California Has Too Much Solar Power. That Might Be Good for Ratepayers

The one problem with adding renewable energy sources is the lack of correlation between the demand and the actual capabilities. In June, California set the record for the most solar energy on the main grid of the entire state, and the record for the most energy taken offline. Although California is recognized for being ambitious with their renewable energy use, their solar farms are producing far more energy than the average american household needs due to extreme heat temperatures and sun. Worried over wasting excess energy, lawmakers are trying to find ways to preserve the added sunlight, yet such excess energy might prove beneficial for ratepayers. By having too many solar panels than needed, the prices of electricity remain relatively low. Building solar panels has become so cheap that overbuilding it is actually beneficial as the extra power can replace the need for batteries altogether. Excess energy can become extremely useful on cloudy days, when there is no sun to supply power. By 2030, California plans to have 100% climate-friendly energy, encouraging other states to follow in suit as they watch California’s progress. States are further intrigued as California already uses the most energy, yet has the lowest electricity bills due to solar farm use. Essentially, overbuilding solar panels is far from harmful. It offers quick storage of energy far cheaper than batteries, and can help California reach the goal of fossil fuel replacement, with the help of neighboring state involvement.   

The sole argument against solar panels is their inefficiency during moments without sunlight. However, this article directly counters this as with increasing temperatures, a lack of solar power is not an issue whatsoever. Because an excess of solar energy can not only be beneficial in times of cloudy weather, but is also cheaper than the typical backup battery method, customers are quickly interested. Further, as California continues overbuilding solar farms in order to encourage other states to follow along, influence spreads surprisingly fast. Once neighboring states copy California and focus on building not only solar and wind farms but more than necessary, the message of making all power environmentally-friendly is obvious. Therefore, the article encourages a welcoming mindset towards solar energy, so much that installing excess is encouraged to further promote the project across the entire country.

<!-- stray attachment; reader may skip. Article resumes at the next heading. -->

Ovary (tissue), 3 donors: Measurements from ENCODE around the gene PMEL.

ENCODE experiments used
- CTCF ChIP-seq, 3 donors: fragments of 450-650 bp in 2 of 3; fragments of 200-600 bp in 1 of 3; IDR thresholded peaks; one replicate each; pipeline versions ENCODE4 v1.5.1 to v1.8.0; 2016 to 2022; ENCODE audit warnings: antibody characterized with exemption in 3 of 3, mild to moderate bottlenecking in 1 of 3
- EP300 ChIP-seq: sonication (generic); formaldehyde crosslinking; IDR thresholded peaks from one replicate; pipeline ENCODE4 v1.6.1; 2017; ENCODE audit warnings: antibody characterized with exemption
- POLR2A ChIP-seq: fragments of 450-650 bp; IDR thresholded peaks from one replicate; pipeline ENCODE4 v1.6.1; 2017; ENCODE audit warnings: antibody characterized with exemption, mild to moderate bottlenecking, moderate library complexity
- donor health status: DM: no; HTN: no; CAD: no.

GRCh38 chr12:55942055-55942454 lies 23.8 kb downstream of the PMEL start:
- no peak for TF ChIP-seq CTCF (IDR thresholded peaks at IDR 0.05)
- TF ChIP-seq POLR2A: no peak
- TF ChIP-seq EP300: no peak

Giant Batteries and Cheap Solar Power are Shoving Fossil Fuels Off the Grid

Los Angeles, California is proposing to install a battery to back up a solar farm that could potentially power 7 percent of the city’s electricity for under two cents per kilowatt. To quantify this amount, such a battery would be cheaper than any fossil-fuel generated power. As fossil-fuel dependent companies such as coal companies go bankrupt, this paves the way for new renewable farms to take over. Already, 54 countries and 8 states have switched to renewable energy, making it a requirement in homes, factories, etc. Currently the cost to decarbonize the entire United States Grid would be around 4.5 trillion dollars. However, as switching to renewable energy becomes more popular as awareness is spread throughout the globe, prices may drop significantly with increased interest.